The news seems to be filled the last few days with one natural disaster on top of another. Texas has already been victimized by Hurricane Harvey, with massive flooding and untold suffering. It was the largest hurricane Texas has ever recorded and may be the most costly natural disaster in U.S. history with estimates placing the damage at up to $180 billion.1 But Houston may not hold that record long as Florida sits directly in the path of Hurricane Irma, with Hurricane Jose following behind her. We then have a massive 8.1 earthquake off the coast of Mexico which may cause a tsunami. What’s going on?
Given the terrible destruction and suffering caused by Harvey and Irma, people are beginning to wonder if there isn’t some kind of divine retribution going on. Jeffery Terry tweeted "#HurricaneHarvey is Gods punishment for those who support @realDonaldTrump may God have mercy on them" and University of Tampa Professor Ken Storey tweeted "I don’t believe in instant karma but this kinda feels like it for Texas. Hopefully this will help them realize the GOP doesn’t care about them." (Although Storey’s tweets are protected, you can view a screenshot here.)
#HurricaneHarvey is Gods punishment for those who support @realDonaldTrump may God have mercy on them— Jeffrey Terry (@JeffandPolitics) August 26, 2017
Jennifer Lawrence didn’t blame God, but did invoke Mother Nature and insinuated that the recent destructions are somehow related to the recent election of President Trump, saying "We voted and it was really startling. You know you’re watching these hurricanes now, and it’s really hard especially while promoting this movie, not to… not to feel Mother Nature’s rage, wrath."2 Of course Christians are not immune to the temptation, either. Newsweek reports that Rick Wiles claimed "‘here’s a city that has boasted of its LGBT devotion, its affinity for the sexual perversion movement in America. They’re underwater."3
Shark Attacks and Jumping the SharkSo, with so many out of the ordinary natural disasters occurring, shouldn’t we attribute them to God’s wrath? Before we jump to that conclusion, maybe it would be wise to find out just how out of the ordinary this weather cycle is. It seems that with media channels reporting the continued destruction in our 24-hour news cycle, one could hardly be blamed for assuming 2017 was a special year for natural disasters, but that’s not necessarily the case. According to the folks over at Weather underground, 2005 was truly a record year, with 28 storms and 15 hurricanes in the North Atlantic. Of those, five were large and/or deadly enough to have their names retired (Dennis, Katrina, Rita, Stan, Wilma). 2017 isn’t close to that yet.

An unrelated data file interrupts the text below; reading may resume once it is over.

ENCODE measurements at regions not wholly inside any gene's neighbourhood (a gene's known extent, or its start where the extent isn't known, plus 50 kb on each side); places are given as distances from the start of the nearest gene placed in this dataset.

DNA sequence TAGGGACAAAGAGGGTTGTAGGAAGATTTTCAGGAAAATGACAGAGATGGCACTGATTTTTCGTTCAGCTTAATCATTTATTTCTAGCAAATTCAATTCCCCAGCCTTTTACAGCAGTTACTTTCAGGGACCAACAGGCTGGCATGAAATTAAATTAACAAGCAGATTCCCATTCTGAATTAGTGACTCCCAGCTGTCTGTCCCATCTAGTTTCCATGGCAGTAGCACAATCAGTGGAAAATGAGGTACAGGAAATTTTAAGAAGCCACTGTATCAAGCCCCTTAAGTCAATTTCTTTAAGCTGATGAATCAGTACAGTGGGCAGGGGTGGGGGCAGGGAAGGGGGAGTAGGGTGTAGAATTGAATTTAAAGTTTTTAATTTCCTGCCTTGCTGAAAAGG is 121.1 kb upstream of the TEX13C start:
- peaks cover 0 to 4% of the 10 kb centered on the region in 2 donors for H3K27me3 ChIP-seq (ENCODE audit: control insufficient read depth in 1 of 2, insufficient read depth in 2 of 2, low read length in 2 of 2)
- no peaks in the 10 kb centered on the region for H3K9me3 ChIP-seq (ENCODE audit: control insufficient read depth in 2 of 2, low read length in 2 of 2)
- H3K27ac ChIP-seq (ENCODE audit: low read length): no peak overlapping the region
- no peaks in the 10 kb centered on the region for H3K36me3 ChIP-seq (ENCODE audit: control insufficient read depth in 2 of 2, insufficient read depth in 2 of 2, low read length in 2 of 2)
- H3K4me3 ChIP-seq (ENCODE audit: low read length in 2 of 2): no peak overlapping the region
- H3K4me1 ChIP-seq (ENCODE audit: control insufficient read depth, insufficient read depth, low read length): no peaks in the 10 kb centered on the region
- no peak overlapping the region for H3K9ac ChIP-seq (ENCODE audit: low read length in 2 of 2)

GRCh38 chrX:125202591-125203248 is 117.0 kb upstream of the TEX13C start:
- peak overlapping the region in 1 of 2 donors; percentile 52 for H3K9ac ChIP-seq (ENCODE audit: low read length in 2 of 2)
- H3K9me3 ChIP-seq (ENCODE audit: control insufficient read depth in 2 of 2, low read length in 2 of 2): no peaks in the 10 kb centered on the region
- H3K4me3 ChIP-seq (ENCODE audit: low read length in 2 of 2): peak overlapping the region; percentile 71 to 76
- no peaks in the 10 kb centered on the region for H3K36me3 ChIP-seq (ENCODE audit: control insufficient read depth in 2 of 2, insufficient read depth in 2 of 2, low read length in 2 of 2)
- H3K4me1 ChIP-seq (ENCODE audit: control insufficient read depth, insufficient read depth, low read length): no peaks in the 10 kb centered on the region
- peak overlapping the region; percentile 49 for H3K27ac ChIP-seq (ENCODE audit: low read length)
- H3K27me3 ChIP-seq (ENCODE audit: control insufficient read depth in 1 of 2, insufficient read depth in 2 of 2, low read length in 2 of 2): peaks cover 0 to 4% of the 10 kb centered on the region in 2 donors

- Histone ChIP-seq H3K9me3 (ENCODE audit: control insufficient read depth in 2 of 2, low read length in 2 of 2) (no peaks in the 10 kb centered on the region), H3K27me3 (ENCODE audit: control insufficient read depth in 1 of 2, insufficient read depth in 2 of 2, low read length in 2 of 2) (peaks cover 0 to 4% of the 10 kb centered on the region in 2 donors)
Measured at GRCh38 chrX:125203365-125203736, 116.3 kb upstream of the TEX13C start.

Interestingly, we’ve actually been in a downward trend of hurricanes that hit the United States. Writing for the NOAA, climate scientists Gabriel A. Vecchi and Thomas R. Knutson show how the United States has been seeing a decrease in the number of storms causing damage on land. They provide the figure below with the following caption:
Since the late-19th Century global (green) and tropical Atlantic (blue) temperatures have risen – an increase that was partly driven by increased greenhouse gases. If one does not account for possible missed storms (first red line) Atlantic tropical storms appear to have increased with temperature; however, once one accounts for possible missed storms (second and third red lines) basinwide storms have not exhibited a significant increase. When one focuses only on landfalling storms (yellow lines) the nominal trend has been for a decrease.4So, the number of hurricanes displacing people and causing widespread damage is not increasing, even though we may think it is. A lot of it is because we forget just how bad seasons like 2005 really were and compare this year to last year or to two years ago. Some of it is the continued discussion in the media, spurring what is sometimes called "the shark attack effect" following the release of the book and movie Jaws. A quick explanation is that while shark attacks in real life are very rare (more people die from bee stings in this country each year than from shark attacks), once it captures our psyche, we are prone to look for more examples to confirm our fears. It’s kind of like how only after buying a new car you notice how many of that same model are on the road.
We live in a fallen world and natural disasters are a part of that fallenness. It is also true that God has and will use natural calamities to punish or correct nations. However, when people jump to that conclusion first, they remind me of Jesus’ disciples in John 9, who asked him, Rabbi, who sinned, this man or his parents, that he was born blind?" There, Jesus gave a most prescient answer: "It was not that this man sinned, or his parents, but that the works of God might be displayed in him." That should be the Christian response. Let us show the goodness of Christ’s love by reaching out to those afflicted by nature’s devastation and stop trying to pin the blame on some perceived sin. It will be a more effective way to share your faith with others.
2. Long, Jackie. "Jennifer Lawrence: ‘I’Ve Heard and Seen Things on TV That Devastate Me and Make Me Sick.’" Channel 4 News, Channel Four Television Corporation, 6 Sept. 2017, www.channel4.com/news/jennifer-lawrence-ive-heard-and-seen-things-on-tv-that-devastate-me-and-make-me-sick. Beginning about 5:14.
3. Sinclair, Harriet. "Did Gay Sex Cause Hurricane Harvey or Was It Climate Change? Some on the Right Blame LGBT Americans (No Seriously)." Newsweek, Newsweek, LLC, 3 Sept. 2017, www.newsweek.com/gay-americans-are-blame-hurricane-harvey-apparently-659059.
4. Vecchi, Gabriel A., and Thomas R. Knudseon. "Historical Changes in Atlantic Hurricane and Tropical Storms." Geophysical Fluid Dynamics Laboratory, GDFL/NOAA Research, 29 Aug. 2017, www.gfdl.noaa.gov/historical-atlantic-hurricane-and-tropical-storm-records/.